It’s an alarming number that has been used as a call to arms. The Gillard government last year invested a record $2.2 billion in mental health services _ almost a quarter of it into youth programs such as headspace, founded by former Australian of the Year Professor Pat McGorry, who frequently quotes figures from the 2007 survey showing one in four (26 per cent) of 16 to 24-year-olds will suffer a mental disorder in any given year.
Arguably, without McGorry’s impassioned lobbying, mental health would still be in the shadows, but Parker warns that the figures don’t tell the whole story.
“I suspect that 90 per cent of the suggested increase in prevalence we are seeing for mood disorders like depression is due to the lowering of the bar for diagnoses and destigmatisation, making more people come forward with lower levels of severity who in the old days would have soldiered on,” he says. “The risk now is of including normal states of sadness and depressed mood as diseases and thus pathologising normal reactions to abnormal situations . .
The downsides are people get misdiagnosed and given medication that’s inappropriate and may have significant side effects.”
The 2007 survey grouped respondents into three categories: 14 per cent of people were found to have anxiety disorders such as post-traumatic stress disorder and panic disorder; 6 per cent had mood disorders, which includes conditions like depression and bipolar syndrome; while 5 per cent had experienced substance abuse disorders including “harmful alcohol use”. Using these criteria, critics claim, a binge drinker could arguably be counted as mentally ill.
The survey also classified low levels of depressed mood for relatively short periods as a depressive episode.
McGorry acknowledges the need for better data, but denies prevalence rates have been exaggerated. He points out that services are facing unprecedented demand and two-thirds of people with mental health problems still go untreated.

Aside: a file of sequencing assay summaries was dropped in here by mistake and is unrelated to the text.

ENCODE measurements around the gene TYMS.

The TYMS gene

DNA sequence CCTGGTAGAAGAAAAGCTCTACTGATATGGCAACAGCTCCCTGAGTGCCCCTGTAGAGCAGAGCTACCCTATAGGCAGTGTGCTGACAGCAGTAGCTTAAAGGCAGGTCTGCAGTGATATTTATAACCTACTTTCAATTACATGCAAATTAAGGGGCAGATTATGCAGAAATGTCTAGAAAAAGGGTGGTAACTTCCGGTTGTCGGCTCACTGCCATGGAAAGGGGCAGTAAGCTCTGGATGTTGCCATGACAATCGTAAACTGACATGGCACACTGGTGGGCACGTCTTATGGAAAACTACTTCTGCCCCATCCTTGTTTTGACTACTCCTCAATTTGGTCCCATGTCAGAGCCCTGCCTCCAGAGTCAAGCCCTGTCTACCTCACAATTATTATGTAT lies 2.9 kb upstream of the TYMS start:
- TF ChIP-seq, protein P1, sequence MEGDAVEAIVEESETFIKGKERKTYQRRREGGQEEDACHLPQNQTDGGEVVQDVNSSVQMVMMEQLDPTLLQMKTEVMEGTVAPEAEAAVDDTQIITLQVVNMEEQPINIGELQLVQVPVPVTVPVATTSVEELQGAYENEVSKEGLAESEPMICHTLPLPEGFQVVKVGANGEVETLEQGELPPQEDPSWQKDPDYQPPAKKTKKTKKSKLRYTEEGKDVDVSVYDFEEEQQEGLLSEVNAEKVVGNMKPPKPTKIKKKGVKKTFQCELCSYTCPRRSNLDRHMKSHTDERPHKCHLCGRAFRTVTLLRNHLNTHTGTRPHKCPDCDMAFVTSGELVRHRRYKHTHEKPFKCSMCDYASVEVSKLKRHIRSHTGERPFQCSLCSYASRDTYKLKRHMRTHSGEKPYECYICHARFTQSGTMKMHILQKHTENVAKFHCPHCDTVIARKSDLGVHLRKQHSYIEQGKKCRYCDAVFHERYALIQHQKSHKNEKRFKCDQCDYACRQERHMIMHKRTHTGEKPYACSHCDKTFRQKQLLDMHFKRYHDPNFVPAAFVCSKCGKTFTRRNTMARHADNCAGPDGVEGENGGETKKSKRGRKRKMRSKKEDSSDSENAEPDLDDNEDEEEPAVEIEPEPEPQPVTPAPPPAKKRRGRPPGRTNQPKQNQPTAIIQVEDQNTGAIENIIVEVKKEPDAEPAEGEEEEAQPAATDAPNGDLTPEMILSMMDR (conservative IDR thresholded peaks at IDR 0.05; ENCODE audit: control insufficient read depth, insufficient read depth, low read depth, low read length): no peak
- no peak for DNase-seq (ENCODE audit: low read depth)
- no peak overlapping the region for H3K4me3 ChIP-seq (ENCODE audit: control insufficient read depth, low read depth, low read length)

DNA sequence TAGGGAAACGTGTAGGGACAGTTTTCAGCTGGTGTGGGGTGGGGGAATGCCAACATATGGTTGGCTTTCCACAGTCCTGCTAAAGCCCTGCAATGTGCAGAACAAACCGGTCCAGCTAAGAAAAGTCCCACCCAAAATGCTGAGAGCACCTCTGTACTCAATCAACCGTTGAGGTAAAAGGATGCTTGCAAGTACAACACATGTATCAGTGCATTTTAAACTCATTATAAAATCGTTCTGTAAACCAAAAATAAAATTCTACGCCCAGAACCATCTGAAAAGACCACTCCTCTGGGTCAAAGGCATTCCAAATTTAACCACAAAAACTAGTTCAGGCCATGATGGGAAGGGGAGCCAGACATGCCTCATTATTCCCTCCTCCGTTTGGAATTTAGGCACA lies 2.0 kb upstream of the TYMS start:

“Some people just want to put their head in the sand and dismiss mental ill-health as the ‘worried well’, that they should just draw on their own resilience and only seek help if things get really, really severe. But when the person’s becoming disabled, they’ve got a right to seek help. It doesn’t mean that they should be immediately channelled into the serious mental illness category and given medication, but they do deserve an assessment and non-stigmatising help,” he says.
Nobody denies the burden of mental illness is substantial. In 2010, more Australians died from suicide (2361) than on our roads (1368). Mental disorders are responsible for one in four new disability claims, and cost 4 per cent of the nation’s gross domestic product.
But diagnosing psychiatric problems is an inexact science. Barbara Hocking, executive director of SANE Australia, says that unlike physical conditions such as cancer or heart disease, there are no clear biomarkers for mental illness that can be picked up by diagnostic screening such as X-rays, brain scans or blood tests.